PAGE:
When I made my Bar Fliesdcivarson observed that by adding an eye hook to them they would make great Christmas ornaments. This got me thinking about what sort of subjects would make good hangable ornaments as the flies are a little compact. My mind went along the lines of something that was flowing that took up space without being solid and bulky. Eventually I hit upon the idea of a squid because the arms and tentacles would let it take up space without being solid. Plus squid are creepy predators that I find interesting, but would really prefer never to find in my bathtub. So maybe my choice of the squid is some sort of unconscious primitive instinct to create a totem to repel something slightly disturbing to my mind. Or maybe I'm just over thinking this a bit. Anyway, here's how you can create your own cork squid.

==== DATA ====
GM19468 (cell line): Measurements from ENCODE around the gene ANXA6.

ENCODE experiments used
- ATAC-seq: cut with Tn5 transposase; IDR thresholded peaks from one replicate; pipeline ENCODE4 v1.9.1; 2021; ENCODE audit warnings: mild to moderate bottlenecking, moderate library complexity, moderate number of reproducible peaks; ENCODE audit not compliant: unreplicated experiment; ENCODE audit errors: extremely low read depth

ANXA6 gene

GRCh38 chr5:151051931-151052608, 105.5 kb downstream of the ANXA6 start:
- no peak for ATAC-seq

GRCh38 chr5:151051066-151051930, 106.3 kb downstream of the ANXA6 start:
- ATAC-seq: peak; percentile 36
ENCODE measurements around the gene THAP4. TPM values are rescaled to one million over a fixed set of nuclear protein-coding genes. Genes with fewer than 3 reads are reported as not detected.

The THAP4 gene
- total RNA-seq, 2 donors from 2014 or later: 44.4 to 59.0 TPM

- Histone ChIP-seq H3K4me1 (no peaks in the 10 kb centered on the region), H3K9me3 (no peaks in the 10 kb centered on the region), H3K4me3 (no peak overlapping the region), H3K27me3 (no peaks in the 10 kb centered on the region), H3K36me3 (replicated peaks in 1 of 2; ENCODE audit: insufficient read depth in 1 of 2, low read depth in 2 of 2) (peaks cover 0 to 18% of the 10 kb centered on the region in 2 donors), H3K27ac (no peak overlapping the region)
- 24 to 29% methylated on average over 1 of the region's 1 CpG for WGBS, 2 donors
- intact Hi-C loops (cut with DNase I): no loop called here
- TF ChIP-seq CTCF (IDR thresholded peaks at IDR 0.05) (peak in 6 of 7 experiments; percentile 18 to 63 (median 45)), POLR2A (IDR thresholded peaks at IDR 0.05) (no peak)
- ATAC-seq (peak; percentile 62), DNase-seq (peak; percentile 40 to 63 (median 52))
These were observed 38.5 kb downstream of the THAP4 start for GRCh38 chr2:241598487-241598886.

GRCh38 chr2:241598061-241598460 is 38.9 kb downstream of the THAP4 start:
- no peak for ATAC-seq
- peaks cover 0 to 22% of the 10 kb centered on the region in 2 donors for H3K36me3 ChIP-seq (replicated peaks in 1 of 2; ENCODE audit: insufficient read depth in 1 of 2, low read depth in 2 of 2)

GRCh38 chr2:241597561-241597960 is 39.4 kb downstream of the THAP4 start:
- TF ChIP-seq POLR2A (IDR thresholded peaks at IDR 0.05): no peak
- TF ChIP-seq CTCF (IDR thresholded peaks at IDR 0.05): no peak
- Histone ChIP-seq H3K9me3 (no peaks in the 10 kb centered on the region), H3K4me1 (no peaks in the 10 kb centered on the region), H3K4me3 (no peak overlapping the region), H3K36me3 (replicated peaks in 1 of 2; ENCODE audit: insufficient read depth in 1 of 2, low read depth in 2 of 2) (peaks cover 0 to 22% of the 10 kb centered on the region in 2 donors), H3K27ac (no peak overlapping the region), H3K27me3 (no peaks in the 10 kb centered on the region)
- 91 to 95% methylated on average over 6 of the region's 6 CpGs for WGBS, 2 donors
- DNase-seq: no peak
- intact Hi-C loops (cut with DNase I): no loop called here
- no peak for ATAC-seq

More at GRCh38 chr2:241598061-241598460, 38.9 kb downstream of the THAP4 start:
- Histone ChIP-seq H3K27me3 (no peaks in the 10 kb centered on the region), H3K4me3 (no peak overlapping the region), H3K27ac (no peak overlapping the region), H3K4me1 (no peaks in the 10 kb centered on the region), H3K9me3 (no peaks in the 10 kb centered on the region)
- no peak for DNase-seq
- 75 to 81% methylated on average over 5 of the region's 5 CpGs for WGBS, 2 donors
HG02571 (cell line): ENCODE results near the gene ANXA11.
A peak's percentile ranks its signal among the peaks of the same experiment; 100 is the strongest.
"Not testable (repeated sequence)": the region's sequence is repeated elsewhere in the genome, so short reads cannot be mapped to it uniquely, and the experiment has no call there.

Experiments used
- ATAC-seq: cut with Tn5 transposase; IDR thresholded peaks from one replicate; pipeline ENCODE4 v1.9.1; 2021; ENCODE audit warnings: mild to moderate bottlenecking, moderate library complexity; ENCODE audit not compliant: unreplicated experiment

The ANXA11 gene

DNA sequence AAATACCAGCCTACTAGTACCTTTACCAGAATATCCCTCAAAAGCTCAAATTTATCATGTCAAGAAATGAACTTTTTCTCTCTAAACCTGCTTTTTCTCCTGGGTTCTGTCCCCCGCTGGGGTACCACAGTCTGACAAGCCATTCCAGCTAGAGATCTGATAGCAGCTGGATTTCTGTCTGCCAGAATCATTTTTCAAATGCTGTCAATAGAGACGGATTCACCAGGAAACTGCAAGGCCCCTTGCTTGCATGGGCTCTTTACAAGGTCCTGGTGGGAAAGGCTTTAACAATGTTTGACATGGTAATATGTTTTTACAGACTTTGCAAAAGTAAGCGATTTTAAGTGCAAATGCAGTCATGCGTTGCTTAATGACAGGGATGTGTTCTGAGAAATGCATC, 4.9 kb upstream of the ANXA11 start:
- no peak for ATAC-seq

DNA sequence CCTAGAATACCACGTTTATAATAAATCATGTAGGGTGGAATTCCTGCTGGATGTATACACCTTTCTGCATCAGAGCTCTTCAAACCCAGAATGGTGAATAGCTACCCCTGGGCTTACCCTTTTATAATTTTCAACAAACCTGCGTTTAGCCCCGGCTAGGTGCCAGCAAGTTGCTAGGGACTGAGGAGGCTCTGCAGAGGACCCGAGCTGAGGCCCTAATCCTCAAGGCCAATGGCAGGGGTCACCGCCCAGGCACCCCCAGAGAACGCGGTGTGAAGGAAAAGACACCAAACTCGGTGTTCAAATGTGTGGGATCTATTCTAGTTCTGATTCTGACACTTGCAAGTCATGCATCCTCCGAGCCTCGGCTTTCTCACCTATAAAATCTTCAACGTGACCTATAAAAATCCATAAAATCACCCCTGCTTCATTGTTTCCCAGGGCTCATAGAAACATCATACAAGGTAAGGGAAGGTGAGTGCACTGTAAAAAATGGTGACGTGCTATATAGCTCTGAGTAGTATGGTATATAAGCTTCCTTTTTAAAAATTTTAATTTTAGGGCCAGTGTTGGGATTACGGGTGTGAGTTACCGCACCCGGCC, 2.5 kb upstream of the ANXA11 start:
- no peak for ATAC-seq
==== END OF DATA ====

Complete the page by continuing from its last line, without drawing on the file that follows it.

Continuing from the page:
Step 1: Tools and Materials
Here's a list to the tools and materials I used to create the cork squid. As with any project based on salvaged materials this is more of a guide as the specific parts you have on hand will vary.
- Utility knife
- Scissors/wire cutters
- Drill bit(s) the same diameter as your wire
- Small flat file
- Adhesive ( I began with Shoe Goo but switched to gel superglue for reasons to be discussed later)
- Adhesive applicator (a.k.a. an old gift card)
- 1 cork, preferably with an uneven head like shape (see picture)
- 2 metal disks
- 1 metal or plastic pen tip
- 1 screw that can be threaded into the wide end of the pen tip
- 8 pieces of wire approximately 2 inches long
- 2 wrapped wires with plugs approximately 12 inches long
- 1 wire control clip ( see picture as I have no idea of the official name)